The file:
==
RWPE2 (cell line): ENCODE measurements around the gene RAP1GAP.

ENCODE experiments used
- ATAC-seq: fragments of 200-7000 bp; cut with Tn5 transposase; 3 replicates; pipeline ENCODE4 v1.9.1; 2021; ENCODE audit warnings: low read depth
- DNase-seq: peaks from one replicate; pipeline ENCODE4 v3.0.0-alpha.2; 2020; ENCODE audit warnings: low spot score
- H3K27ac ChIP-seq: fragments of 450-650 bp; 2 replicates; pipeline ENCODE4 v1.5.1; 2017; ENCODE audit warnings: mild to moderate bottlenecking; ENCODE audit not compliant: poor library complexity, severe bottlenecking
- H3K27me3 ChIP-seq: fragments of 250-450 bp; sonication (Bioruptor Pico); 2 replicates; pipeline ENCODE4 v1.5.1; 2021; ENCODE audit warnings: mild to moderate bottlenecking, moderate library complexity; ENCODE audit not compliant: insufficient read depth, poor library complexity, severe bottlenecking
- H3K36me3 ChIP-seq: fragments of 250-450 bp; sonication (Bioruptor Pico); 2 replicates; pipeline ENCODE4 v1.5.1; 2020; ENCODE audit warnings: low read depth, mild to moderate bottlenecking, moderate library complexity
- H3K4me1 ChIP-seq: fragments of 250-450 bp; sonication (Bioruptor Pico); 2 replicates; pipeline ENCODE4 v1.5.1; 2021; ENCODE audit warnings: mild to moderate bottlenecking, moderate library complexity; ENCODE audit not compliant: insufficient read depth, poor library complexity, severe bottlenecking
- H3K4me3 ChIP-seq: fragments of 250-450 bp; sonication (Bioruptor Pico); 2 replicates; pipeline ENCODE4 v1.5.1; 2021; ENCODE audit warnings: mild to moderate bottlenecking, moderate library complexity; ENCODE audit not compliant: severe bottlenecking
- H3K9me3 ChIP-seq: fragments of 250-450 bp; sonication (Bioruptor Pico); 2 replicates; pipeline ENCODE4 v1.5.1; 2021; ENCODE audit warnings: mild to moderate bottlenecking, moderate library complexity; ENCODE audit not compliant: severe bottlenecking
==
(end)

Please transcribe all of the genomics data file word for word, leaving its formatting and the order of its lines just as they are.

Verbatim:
RWPE2 (cell line): ENCODE measurements around the gene RAP1GAP.

ENCODE experiments used
- ATAC-seq: fragments of 200-7000 bp; cut with Tn5 transposase; 3 replicates; pipeline ENCODE4 v1.9.1; 2021; ENCODE audit warnings: low read depth
- DNase-seq: peaks from one replicate; pipeline ENCODE4 v3.0.0-alpha.2; 2020; ENCODE audit warnings: low spot score
- H3K27ac ChIP-seq: fragments of 450-650 bp; 2 replicates; pipeline ENCODE4 v1.5.1; 2017; ENCODE audit warnings: mild to moderate bottlenecking; ENCODE audit not compliant: poor library complexity, severe bottlenecking
- H3K27me3 ChIP-seq: fragments of 250-450 bp; sonication (Bioruptor Pico); 2 replicates; pipeline ENCODE4 v1.5.1; 2021; ENCODE audit warnings: mild to moderate bottlenecking, moderate library complexity; ENCODE audit not compliant: insufficient read depth, poor library complexity, severe bottlenecking
- H3K36me3 ChIP-seq: fragments of 250-450 bp; sonication (Bioruptor Pico); 2 replicates; pipeline ENCODE4 v1.5.1; 2020; ENCODE audit warnings: low read depth, mild to moderate bottlenecking, moderate library complexity
- H3K4me1 ChIP-seq: fragments of 250-450 bp; sonication (Bioruptor Pico); 2 replicates; pipeline ENCODE4 v1.5.1; 2021; ENCODE audit warnings: mild to moderate bottlenecking, moderate library complexity; ENCODE audit not compliant: insufficient read depth, poor library complexity, severe bottlenecking
- H3K4me3 ChIP-seq: fragments of 250-450 bp; sonication (Bioruptor Pico); 2 replicates; pipeline ENCODE4 v1.5.1; 2021; ENCODE audit warnings: mild to moderate bottlenecking, moderate library complexity; ENCODE audit not compliant: severe bottlenecking
- H3K9me3 ChIP-seq: fragments of 250-450 bp; sonication (Bioruptor Pico); 2 replicates; pipeline ENCODE4 v1.5.1; 2021; ENCODE audit warnings: mild to moderate bottlenecking, moderate library complexity; ENCODE audit not compliant: severe bottlenecking